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Steve Wozniak

Steve Wozniak (nickname Woz) (born August 11, 1950) is credited with initiating the entry of computers into private homes. Although his contribution may be seen as a compilation of a few well-known ideas that have perfectly coincided with the technological readiness for a mass-produced computer, Steve Wozniak's ingenuity and relentless creativity made him uniquely suitable to pick up the credit for starting the PC revolution.

Wozniak's early inspirations came from his father Jerry who was a Lockheed engineer, and from a fictional wonder-boy: Tom Swift. His father infected him with fascination for electronics and would often check over young Woz's creations. Tom Swift, on the other hand, was for Woz an epitome of creative freedom, scientific knowledge, and the ability to find solutions to problems. Tom Swift would also attractively illustrate the big awards that await the inventor. To this day, Wozniak returns to Tom Swift books and reads them to his own kids as a form of inspiration.

Woz's values were shaped and strengthened over years by his family, Christian philosophy, radio amateur ethics (helping people in emergency), books (Swift's utilitarian and humanitarian attitude) and others.

As a lasting Swift legacy, throughout his life, Wozniak loved all projects that required heavy thinking. He learned the basics of mathematics and electronics from his father. When Woz was 11, he built his own amateur radio station, and got a ham-radio license. At age 13, he was elected president of his high school electronics club, and won first prize at a science fair for a transistor-based calculator. Also at 13, Woz built his first computer that laid the engineering foundation of his later success.

By 1975, Woz would drop out of the University of California at Berkeley and would come up with a computer that could sweep the nation. However, he was largely working within a scope of the Homebrew Computer Club, a local group of electronics hobbyists. His project had no wider ambition. At the club he met Steve Jobs. Jobs, 5-years Woz's junior, who himself had dropped out of Reed College in 1972, was a perennial starry-eyed visionary. Jobs and Wozniak came to the conclusion that a completely assembled and inexpensive computer would be in demand. They sold some of their prized possessions (e.g. Woz's scientific calculator), raised $1300, and assembled the first prototype in Jobs' garage. Their first computer was quite unimpressive by today's standards, but in 1975 it was an engineering marvel. In simplicity of use it went years ahead of the Altair, which was introduced earlier in 1975. Altair had no display and no true storage. It received commands via a series of switches and a single program would require thousands of toggles without an error. Altair output was presented in the form of flashing lights. Altair was great for true geeks (Bill Gates and Paul Allen were among the first), but it was not usable for a wider public. It would not even come assembled. Woz's computer, on the other hand, named Apple I, was a fully assembled and functional unit that contained a $25 microprocessor on a single-circuit board with ROM. On April 1, 1976, Jobs and Wozniak formed Apple Computer Company. Wozniak quit his job at Hewlett-Packard and became the vice president in charge of research and development at Apple. Apple I was priced at $666. Jobs and Wozniak sold their first 25 computers to a local dealer.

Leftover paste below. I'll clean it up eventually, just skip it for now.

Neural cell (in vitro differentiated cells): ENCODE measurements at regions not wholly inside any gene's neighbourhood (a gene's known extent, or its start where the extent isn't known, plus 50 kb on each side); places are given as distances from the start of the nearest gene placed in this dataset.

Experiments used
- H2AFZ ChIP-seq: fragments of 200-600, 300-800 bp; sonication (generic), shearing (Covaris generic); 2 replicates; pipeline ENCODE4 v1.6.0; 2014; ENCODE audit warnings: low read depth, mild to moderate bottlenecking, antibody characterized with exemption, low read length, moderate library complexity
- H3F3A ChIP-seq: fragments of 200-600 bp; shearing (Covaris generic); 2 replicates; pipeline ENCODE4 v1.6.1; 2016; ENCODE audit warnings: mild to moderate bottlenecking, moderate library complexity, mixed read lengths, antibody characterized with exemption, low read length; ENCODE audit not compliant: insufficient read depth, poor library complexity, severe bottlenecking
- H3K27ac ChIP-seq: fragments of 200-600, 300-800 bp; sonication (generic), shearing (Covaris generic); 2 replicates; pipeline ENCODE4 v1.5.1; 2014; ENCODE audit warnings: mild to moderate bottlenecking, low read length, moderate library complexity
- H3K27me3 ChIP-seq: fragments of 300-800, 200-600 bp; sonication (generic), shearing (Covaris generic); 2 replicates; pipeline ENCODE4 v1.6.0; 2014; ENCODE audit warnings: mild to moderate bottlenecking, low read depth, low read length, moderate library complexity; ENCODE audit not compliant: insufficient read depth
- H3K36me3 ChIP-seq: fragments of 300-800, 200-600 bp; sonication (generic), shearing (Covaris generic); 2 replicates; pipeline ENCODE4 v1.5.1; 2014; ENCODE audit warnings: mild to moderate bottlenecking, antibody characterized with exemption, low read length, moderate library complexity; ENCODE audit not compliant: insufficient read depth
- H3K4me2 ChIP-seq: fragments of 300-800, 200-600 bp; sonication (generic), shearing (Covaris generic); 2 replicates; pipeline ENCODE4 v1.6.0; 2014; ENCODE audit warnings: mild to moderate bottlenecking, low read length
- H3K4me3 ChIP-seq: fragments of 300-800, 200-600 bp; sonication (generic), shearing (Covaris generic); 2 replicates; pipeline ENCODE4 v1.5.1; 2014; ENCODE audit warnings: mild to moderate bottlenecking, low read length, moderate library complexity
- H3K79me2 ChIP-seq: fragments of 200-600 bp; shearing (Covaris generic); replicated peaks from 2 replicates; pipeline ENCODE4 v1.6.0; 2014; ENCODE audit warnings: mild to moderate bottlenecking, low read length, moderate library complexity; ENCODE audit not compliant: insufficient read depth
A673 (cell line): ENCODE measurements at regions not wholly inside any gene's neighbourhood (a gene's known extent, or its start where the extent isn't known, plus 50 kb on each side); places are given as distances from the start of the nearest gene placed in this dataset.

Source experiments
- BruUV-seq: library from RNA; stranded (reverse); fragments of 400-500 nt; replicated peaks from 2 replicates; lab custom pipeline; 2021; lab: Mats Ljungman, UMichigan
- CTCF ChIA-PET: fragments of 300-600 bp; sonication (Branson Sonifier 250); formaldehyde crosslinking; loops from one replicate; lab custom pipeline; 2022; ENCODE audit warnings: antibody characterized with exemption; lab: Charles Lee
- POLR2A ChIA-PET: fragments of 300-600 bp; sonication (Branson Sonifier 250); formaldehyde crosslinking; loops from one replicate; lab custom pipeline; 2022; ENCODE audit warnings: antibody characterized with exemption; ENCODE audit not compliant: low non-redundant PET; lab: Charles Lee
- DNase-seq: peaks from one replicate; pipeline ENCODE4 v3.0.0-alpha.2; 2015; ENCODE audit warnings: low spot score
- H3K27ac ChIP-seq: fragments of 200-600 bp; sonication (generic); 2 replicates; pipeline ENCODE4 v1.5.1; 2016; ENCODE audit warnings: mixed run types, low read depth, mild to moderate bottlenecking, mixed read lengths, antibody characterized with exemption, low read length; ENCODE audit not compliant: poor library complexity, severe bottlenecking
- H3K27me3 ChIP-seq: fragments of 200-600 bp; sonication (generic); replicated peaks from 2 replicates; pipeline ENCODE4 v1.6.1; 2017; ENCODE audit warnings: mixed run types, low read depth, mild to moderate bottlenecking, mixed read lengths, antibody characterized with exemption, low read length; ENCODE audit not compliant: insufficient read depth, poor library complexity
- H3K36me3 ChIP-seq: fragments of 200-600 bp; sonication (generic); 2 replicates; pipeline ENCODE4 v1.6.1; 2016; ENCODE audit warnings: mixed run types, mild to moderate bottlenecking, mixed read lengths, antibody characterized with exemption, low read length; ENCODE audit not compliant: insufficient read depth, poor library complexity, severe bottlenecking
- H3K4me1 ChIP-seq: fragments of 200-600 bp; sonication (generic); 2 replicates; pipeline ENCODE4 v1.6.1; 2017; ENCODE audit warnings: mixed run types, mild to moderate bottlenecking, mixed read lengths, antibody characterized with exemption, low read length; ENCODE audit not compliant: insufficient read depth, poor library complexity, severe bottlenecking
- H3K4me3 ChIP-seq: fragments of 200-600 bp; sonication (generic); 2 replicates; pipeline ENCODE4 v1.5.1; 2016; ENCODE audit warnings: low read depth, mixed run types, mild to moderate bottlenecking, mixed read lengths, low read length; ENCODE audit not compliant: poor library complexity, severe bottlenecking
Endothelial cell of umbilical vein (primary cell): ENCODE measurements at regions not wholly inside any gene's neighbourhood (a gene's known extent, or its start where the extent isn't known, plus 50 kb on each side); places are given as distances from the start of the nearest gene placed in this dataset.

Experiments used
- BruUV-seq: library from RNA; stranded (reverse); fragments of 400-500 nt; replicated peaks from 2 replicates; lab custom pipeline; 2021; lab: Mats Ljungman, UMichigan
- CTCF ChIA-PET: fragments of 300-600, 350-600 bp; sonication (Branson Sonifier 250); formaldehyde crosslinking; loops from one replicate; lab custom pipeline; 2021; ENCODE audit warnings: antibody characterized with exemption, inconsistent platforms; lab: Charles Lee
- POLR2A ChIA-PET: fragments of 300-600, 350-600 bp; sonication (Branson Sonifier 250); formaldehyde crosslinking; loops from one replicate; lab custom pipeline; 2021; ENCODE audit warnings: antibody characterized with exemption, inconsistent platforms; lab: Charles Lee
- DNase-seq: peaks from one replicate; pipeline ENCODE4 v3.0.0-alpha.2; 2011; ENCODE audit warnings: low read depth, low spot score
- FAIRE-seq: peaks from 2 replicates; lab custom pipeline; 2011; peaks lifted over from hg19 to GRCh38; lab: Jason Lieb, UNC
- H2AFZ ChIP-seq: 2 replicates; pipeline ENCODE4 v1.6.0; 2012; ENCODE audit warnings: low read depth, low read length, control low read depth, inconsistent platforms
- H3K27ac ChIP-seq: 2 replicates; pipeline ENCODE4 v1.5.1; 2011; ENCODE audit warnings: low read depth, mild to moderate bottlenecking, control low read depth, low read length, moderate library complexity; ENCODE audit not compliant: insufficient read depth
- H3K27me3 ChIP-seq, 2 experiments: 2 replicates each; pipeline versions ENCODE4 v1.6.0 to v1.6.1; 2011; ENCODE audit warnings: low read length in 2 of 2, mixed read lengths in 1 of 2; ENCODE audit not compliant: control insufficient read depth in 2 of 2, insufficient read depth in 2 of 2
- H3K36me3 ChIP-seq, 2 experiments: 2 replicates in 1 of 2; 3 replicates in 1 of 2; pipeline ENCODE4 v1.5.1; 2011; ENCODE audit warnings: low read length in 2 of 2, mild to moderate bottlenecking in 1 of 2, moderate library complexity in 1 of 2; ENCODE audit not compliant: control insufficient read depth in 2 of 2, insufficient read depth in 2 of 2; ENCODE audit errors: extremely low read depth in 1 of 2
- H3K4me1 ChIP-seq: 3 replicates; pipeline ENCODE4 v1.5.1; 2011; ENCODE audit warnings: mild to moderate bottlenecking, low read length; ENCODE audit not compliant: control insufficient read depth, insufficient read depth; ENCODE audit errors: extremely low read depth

Wozniak could now focus full-time on fixing the shortcomings of Apple I and adding new functionality. Apple I earned the company close to a million dollars. His new design was to retain the most important characteristics: simplicity and usability. Woz introduced high-resolution graphics in Apple II. His computer could now display pictures instead of just letters: "I threw in high-res. It was only two chips. I didn't know if people would use it." By 1978, he also designed an inexpensive floppy-disk drive. He and Randy Wigginton wrote a simple disk operating system. In addition to his hardware skills, Wozniak wrote most of software that ran Apple. He wrote a Basic interpreter, a Breakout[?] game (which was also a reason to add sound to Apple), the code needed to control the disk drive, and more. On the software side, the Apple II was also made more attractive to a business user by the famous pioneering spreadsheet: Dan Bricklin and Bob Frankston's VisiCalc. In 1980, the Apple company went public and made Jobs and Wozniak millionaires. At the age of 27, Jobs was the youngest Fortune 400[?] man in 1982 -- a rare case before the dot-com era. Incidentally, in 1978, when the company cut the price of Apple II, it helped to launch yet another meteoric software career, that of Mitch Kapor. Kapor scraped enough money to buy his own Apple. Inspired by VisiCalc and a meeting with its inventors, he went on to develop Lotus 1-2-3 and swept the spreadsheet market place for years to follow.

Woz became less enthusiastic about his work for Apple. He got married and returned to the university under the name "Rocky Clark" to get his degrees in 1982 in computer science as well as in electrical engineering. In 1983 he decided to return to mainstream Apple development. However, he wanted to be no more than just an engineer and a motivational factor for the Apple workforce. Woz left Apple for good on February 6, 1985, nine years after setting up the company. Jobs was also forced to leave Apple as a result of a power struggle. Wozniak and Jobs were proud to have originated an anti-corporate ethic among big players of computer market. Jobs focused on not always practical innovation with his NeXT vision, while Woz went into teaching and charitable activities in the field of education. In September 2000, Steve Wozniak was inducted into the National Inventors Hall of Fame.



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